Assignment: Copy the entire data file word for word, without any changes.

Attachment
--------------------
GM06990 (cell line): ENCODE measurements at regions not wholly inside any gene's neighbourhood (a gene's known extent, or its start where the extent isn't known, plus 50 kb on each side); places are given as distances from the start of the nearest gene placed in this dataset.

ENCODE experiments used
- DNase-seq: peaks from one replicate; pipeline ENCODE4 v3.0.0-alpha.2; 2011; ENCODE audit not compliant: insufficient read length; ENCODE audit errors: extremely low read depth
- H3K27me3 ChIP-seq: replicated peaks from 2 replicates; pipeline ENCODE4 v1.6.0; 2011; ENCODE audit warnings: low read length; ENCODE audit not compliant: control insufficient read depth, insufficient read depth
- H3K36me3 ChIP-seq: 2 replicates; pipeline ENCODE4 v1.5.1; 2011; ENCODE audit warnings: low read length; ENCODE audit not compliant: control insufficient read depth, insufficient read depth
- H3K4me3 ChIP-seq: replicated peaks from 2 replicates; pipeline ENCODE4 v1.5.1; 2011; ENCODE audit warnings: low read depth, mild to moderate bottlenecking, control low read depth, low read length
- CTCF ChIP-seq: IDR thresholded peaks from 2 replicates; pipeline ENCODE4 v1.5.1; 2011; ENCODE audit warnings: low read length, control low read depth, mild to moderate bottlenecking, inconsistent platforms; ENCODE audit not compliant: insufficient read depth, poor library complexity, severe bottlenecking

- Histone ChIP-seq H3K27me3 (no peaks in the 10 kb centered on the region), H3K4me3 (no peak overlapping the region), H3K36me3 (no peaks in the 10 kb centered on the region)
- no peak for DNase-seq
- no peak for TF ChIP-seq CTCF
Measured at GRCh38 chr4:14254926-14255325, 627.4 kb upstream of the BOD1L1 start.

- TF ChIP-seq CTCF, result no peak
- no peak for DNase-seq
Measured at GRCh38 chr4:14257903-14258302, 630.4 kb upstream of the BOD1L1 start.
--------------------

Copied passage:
GM06990 (cell line): ENCODE measurements at regions not wholly inside any gene's neighbourhood (a gene's known extent, or its start where the extent isn't known, plus 50 kb on each side); places are given as distances from the start of the nearest gene placed in this dataset.

ENCODE experiments used
- DNase-seq: peaks from one replicate; pipeline ENCODE4 v3.0.0-alpha.2; 2011; ENCODE audit not compliant: insufficient read length; ENCODE audit errors: extremely low read depth
- H3K27me3 ChIP-seq: replicated peaks from 2 replicates; pipeline ENCODE4 v1.6.0; 2011; ENCODE audit warnings: low read length; ENCODE audit not compliant: control insufficient read depth, insufficient read depth
- H3K36me3 ChIP-seq: 2 replicates; pipeline ENCODE4 v1.5.1; 2011; ENCODE audit warnings: low read length; ENCODE audit not compliant: control insufficient read depth, insufficient read depth
- H3K4me3 ChIP-seq: replicated peaks from 2 replicates; pipeline ENCODE4 v1.5.1; 2011; ENCODE audit warnings: low read depth, mild to moderate bottlenecking, control low read depth, low read length
- CTCF ChIP-seq: IDR thresholded peaks from 2 replicates; pipeline ENCODE4 v1.5.1; 2011; ENCODE audit warnings: low read length, control low read depth, mild to moderate bottlenecking, inconsistent platforms; ENCODE audit not compliant: insufficient read depth, poor library complexity, severe bottlenecking

- Histone ChIP-seq H3K27me3 (no peaks in the 10 kb centered on the region), H3K4me3 (no peak overlapping the region), H3K36me3 (no peaks in the 10 kb centered on the region)
- no peak for DNase-seq
- no peak for TF ChIP-seq CTCF
Measured at GRCh38 chr4:14254926-14255325, 627.4 kb upstream of the BOD1L1 start.

- TF ChIP-seq CTCF, result no peak
- no peak for DNase-seq
Measured at GRCh38 chr4:14257903-14258302, 630.4 kb upstream of the BOD1L1 start.